The reasonably flat, straight roads hold a distinct advantage for the powerful purists of the discipline, with last month's time trial at the Criterium du Dauphine a good point of reference. There, Martin again showed his dominance in the chrono, having recovered from illness, to win by 47 seconds from Garmin's Rohan Dennis, while Froome was a further five seconds in arrears to round out the podium.

    "I feel pretty well," Martin said of his feeling heading into Stage 11, having battled the Tour so far with significant grazing after a crash on Stage 1. "I had a pretty good rest day. The injuries are quite okay now, not too much pain anymore. I recovered well and am really motivated for the time trial tomorrow."

    Froome meantime, holds a 1:25 advantage over nearest rival Alejandro Valverde (Movistar) and was planning a Tuesday evening recon for a detailed look at the task at...

  • Orica GreenEdge tipping podium for Tuft in ITT

    Svein Tuft (Orica GreenEdge) rides to the stage win in Tour de San Luis
    Article published:
    July 10, 2013, 8:28 BST
    Cycling News

    Canadian to go 100%, saysWhite

    It's the second man on course during today's Stage 11 time trial who is looming as most likely to keep the hot seat warm, Orica GreenEdge's Svein Tuft.

    The 33km reasonably flat parcours is likely to play to Tuft's strengths and as he did during Orica GreenEdge's first Tour de France win in last week's team time trial, the Canadian's 1.8 metre 77kg frame should stand up to the buffeting coastal winds. The quietly-spoken five-time national time trial champion is even being tipped to finish on the podium by the team's sports director Lorenzo Lapage.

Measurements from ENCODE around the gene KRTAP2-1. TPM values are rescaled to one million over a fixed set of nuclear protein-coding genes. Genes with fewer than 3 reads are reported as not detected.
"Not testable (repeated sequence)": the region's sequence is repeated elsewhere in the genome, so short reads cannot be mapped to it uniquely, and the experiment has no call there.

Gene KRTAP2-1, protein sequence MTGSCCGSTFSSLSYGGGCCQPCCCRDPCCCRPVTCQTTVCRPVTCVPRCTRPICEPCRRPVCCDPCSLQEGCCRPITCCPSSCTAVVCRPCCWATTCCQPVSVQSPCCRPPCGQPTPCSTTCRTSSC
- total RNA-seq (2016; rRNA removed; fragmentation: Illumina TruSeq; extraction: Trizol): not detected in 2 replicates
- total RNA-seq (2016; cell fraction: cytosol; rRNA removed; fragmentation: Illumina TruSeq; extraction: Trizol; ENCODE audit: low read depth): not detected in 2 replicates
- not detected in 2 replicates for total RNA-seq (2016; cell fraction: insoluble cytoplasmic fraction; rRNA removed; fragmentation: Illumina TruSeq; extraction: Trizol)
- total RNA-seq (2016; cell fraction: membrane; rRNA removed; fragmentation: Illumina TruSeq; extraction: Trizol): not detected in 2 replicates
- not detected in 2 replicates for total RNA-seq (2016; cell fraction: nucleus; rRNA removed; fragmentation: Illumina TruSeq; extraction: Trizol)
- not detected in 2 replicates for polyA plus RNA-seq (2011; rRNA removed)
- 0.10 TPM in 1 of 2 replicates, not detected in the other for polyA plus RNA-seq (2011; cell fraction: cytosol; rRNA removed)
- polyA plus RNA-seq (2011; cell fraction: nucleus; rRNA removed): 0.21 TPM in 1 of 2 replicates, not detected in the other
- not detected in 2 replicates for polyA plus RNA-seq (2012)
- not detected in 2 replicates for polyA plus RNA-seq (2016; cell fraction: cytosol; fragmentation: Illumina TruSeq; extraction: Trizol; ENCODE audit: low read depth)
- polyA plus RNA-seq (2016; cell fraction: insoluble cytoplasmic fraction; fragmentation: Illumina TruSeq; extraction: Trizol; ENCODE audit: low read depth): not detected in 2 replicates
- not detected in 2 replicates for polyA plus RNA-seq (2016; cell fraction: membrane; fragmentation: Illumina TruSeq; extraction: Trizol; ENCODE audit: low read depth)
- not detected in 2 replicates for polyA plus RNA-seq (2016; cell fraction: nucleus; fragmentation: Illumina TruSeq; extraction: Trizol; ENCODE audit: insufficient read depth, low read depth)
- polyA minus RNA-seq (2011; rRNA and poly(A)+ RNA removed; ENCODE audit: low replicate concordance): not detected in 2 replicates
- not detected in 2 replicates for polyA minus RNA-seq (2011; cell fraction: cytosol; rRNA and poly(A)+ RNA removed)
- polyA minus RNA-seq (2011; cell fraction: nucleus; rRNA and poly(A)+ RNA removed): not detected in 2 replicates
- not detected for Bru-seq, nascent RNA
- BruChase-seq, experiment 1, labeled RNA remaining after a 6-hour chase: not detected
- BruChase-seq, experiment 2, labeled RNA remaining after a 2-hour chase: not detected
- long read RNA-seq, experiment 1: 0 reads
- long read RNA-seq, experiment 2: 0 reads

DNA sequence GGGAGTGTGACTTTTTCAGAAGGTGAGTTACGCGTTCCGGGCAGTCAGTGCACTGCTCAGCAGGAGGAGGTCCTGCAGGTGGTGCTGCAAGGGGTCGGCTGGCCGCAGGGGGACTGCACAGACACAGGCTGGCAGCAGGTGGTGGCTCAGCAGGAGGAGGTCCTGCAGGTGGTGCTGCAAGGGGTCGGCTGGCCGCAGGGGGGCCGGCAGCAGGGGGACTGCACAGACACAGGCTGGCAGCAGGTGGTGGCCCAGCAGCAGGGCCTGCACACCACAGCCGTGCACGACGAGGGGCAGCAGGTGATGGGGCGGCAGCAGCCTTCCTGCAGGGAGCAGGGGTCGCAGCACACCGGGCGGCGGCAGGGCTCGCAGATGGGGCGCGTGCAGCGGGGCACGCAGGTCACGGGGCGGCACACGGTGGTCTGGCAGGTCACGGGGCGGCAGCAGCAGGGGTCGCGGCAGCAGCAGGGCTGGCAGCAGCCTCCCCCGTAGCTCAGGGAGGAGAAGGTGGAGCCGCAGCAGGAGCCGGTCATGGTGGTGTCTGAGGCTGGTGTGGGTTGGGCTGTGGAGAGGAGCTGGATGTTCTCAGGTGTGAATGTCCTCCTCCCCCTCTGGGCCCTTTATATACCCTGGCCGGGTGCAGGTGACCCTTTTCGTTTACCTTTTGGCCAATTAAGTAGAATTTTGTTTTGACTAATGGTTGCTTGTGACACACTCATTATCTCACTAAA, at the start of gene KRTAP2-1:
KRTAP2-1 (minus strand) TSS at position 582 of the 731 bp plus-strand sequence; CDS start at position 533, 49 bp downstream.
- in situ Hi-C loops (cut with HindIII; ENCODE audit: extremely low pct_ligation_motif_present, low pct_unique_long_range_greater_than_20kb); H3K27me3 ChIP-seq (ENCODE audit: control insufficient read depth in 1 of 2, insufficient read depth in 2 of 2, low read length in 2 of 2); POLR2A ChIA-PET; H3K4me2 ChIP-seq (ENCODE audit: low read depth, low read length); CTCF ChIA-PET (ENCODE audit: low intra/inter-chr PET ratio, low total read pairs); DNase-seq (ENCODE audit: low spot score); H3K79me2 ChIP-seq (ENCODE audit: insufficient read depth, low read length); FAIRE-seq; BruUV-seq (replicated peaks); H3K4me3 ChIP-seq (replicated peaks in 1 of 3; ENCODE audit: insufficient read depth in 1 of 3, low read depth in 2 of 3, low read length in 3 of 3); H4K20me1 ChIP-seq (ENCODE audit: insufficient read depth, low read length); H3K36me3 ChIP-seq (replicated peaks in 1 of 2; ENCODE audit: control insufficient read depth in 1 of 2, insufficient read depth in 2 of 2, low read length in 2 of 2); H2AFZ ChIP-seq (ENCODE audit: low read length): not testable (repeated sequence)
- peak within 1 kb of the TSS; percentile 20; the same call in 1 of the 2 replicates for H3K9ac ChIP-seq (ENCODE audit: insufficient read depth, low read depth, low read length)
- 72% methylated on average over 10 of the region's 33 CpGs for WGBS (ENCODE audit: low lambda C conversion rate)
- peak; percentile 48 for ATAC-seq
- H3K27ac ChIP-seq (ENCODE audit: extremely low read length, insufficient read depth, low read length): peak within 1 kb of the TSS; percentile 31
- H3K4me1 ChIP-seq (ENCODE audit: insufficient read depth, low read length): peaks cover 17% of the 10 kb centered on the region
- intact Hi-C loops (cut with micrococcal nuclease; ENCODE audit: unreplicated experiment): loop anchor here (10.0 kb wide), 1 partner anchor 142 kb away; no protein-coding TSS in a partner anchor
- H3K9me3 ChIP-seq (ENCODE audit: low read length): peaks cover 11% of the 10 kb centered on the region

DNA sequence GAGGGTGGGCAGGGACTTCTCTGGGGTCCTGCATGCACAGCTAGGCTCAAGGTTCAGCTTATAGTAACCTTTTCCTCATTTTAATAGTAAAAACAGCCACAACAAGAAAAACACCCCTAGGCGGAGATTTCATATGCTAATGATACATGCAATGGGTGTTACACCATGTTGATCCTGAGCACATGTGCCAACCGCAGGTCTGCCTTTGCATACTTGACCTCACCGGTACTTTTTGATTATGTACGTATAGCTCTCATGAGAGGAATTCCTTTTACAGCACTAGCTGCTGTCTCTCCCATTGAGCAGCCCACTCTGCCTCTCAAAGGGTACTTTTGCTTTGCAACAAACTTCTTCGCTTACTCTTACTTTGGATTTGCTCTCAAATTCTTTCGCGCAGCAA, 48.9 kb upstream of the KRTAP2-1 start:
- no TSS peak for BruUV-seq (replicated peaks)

"A place in the top three should be possible," Lapage told

    Tuft is riding his debut Tour de France this year at age 36. There had been some hope for Orica GreenEdge's other strong rider against the clock, Cameron Meyer, but after a tough day in the wind racing across Brittany on Tuesday, Tuft will be carrying the hopes of the Australian-registered outfit.

    Tuft recovered from the minor crash with Andrew Talansky (Garmin Sharp) 18km from the finish but did not end up having to assist positioning sprinter Matt Goss for the Stage 10 finale, which saved some energy for the time trial.

    "Svein is completely fine," sports director Matt White said in Saint-Malo. "We could have used his horsepower in the final, so in terms of our objectives today, it wasn't ideal to have lost him like that. On the other hand, he was able to sit up and roll in once he lost contact with the field and that saves his legs a bit before the time trial. He'll be going 100% tomorrow."